Bob Dylan And Emanuel Swedenborg


By Larry Fyffe

The Romantic Transcendentalist poets (in particular, mystics Samuel Coleridge and John Keats) are influenced to varying degrees by the Christian Gnostic Emanuel Swedenborg. The Transcendental Romantics claim that the guiding voice of the Absolute One can be heard whispering in the wind, and that the warmth of His heart can be felt pumping throughout the physical Universe. The Almighty Creator be present first to spread comfort and love to the creatures that will live there.

Swedenborg is a stranger to them, however, in that he holds that nearly all earth-bound inhabitants are incapable of knowing anything about the nature of the Absolute One. According to Swedenborgian mysticism, the darkness of individual self-interest comes to obscure much of the light that reaches the material world . The weight of matter is out of balance: for example, women and their angelic spirits are not able to correspond.

Fortunately, Jesus is the emanation, the morning light, and manifests on earth as the messenger from the Unknowable God; Jesus, One with God, restores the balance as it once was on earth. Swedenborg’s Gnostic picture is not painted all black. Jesus departs the physical world having given its inhabitants inspiration to choose goodness over hell-on-earth. And He ain’t coming back a second time.

Gothic poet Edgar Allan Poe frowns on those Transcendentalists whom he considers to be over-the-rainbow clowns – who hide their faces in masks in order to shield themselves from the horror of darkness and death that exists in the material world:

Out -out are the lights – out all
And, over each quivering form
The curtain, a funeral pall
Comes down with the rush of a storm
While the angels, all pallid and wan
Uprising, unveiling, affirm
That the play is the tragedy, ‘Man’
And it’s hero, the Conqueror Worm
(Edgar Allan Poe: The Conqueror Worm)

Within many of Bob Dylan’s song lyrics lurk the dark shadows of Poe’s poetry. In some, Dylan mocks the Romantic Transcendentalists’ optimistic assurance of a better world in the offing:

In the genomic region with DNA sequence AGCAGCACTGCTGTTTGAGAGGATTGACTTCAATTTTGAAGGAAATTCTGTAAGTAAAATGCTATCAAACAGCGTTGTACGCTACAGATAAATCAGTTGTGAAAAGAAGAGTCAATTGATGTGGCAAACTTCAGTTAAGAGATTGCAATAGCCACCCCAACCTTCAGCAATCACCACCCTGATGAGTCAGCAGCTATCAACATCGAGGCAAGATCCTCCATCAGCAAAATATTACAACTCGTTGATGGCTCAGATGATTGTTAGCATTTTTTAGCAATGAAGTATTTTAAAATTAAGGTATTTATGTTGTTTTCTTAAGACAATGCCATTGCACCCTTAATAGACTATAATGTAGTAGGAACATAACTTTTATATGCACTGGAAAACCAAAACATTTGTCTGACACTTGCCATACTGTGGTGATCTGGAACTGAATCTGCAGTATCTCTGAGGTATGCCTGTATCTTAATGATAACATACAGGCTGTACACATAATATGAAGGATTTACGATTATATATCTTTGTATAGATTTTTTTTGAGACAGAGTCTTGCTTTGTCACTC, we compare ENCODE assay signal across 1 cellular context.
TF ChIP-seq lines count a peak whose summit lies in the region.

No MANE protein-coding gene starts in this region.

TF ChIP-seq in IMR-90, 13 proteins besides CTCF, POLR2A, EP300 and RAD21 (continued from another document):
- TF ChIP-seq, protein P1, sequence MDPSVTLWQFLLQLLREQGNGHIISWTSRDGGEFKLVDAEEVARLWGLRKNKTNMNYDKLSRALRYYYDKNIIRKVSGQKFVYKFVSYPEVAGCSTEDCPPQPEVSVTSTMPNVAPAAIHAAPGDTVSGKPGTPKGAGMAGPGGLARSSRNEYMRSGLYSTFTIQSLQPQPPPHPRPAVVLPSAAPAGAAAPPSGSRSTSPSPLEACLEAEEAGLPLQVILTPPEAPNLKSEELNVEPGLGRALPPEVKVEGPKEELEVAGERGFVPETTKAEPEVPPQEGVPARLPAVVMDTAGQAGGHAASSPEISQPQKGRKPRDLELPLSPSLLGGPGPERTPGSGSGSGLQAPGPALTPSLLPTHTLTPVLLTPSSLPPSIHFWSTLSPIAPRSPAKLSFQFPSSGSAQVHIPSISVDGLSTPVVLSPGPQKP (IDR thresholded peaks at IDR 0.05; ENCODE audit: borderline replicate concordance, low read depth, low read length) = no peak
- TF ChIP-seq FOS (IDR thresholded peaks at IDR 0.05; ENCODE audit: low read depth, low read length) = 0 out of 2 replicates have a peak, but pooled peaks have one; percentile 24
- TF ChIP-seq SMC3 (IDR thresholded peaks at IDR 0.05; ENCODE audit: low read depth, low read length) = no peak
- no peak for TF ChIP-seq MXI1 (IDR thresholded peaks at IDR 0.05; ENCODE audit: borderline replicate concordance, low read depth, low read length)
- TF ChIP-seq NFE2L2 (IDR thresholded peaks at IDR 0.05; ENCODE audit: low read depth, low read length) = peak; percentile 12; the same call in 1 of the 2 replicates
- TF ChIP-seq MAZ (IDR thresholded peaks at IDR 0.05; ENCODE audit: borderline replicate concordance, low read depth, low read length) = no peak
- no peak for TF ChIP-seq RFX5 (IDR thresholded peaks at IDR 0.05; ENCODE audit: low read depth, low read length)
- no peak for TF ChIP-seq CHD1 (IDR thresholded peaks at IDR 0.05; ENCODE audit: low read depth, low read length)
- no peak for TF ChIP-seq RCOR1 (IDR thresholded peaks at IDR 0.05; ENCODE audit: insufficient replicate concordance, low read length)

The widow’s cry, the orphan’s plea
Everywhere you look, more misery
Come along with me, babe, I wish you would
You know what I’m sayin’, it’s all good
All good
I said, it’s all good
All good
(Bob Dylan: It’s All Good – with Hunter)

Taking into consideration that they criticize Swedenborg for underestimating the power of the creative imagination, William Blake and Edgar Allan Poe are influenced quite a bit by Swedenborg’s writings. So too is Bob Dylan, and he gets to mix the dark view of humanity portrayed by canonized Judeo-Christianity with modern surrealistic images taken from those who write about the subconsciousness mind, i.e., Sigmund Freud and Carl Jung.

Bob Dylan employs Swedenborg-influenced Carl Jung’s archetypal symbols like Eve ruining the harmony that once existed in the Universe. The image of a caring woman returning to an Edenic home where Adam lives safe from hell-on-earth is typical of Dylan:

Now there’s spiritual warfare, and flesh
and blood breaking down
You either got faith or you got unbelief
and their ain’t no neutral ground
The enemy is subtle, how be it we are so deceived
When the truth’s in our hearts, and we still don’t believe
Shine your light, shine your light on me
Shine your light, shine your light on me
Shine your light, shine your light on me
You know that I can’t make it by myself
I’m a little too blind to see
(Bob Dylan: Precious Angel)

In the song below, Dylan’s persona sounds like a Puritan preacher spitting brimstone and hellfire at a wayward woman:

You’re an idiot, babe
It’s a wonder you still know how to breathe
After reachin’ yesterday, I said there might be
some fodder at the well
Peace and quite’s been avoidin’ me for so long
It seems like a livin’ hell
There’s a lone soldier on the hill
Watchin’ the fallin’ rain drops pour
You’d never know it to look at him
But at the final shot, he won the war
After losin’ every battle
I woke up on the hillside
Daydreamin’ ’bout the way things sometimes are
(Bob Dylan: Idiot Wind)

Bringing it all back home to the oft-Gothic Romantic:

I saw their starved lips in the gloam
With horrid warning gaped wide
And I awoke and found me here
On the cold hill’s side
(John Keats: La Belle Dame Sans Merci)

Like the Swedenborg messenger John Chapman (‘Appleseed’) who seeds the country with the goodly light of unselfish and peaceful behaviour, the singer/songwriter shines some humourous light on the ideal woman who understands what a man realy needs:

But in love, crazy love, you get straight A’s
In history, you don’t do too well
You don’t know how to read
You could confuse Geronimo
With Johnny Appleseed
(Bob Dylan: Straight A’s In Love)

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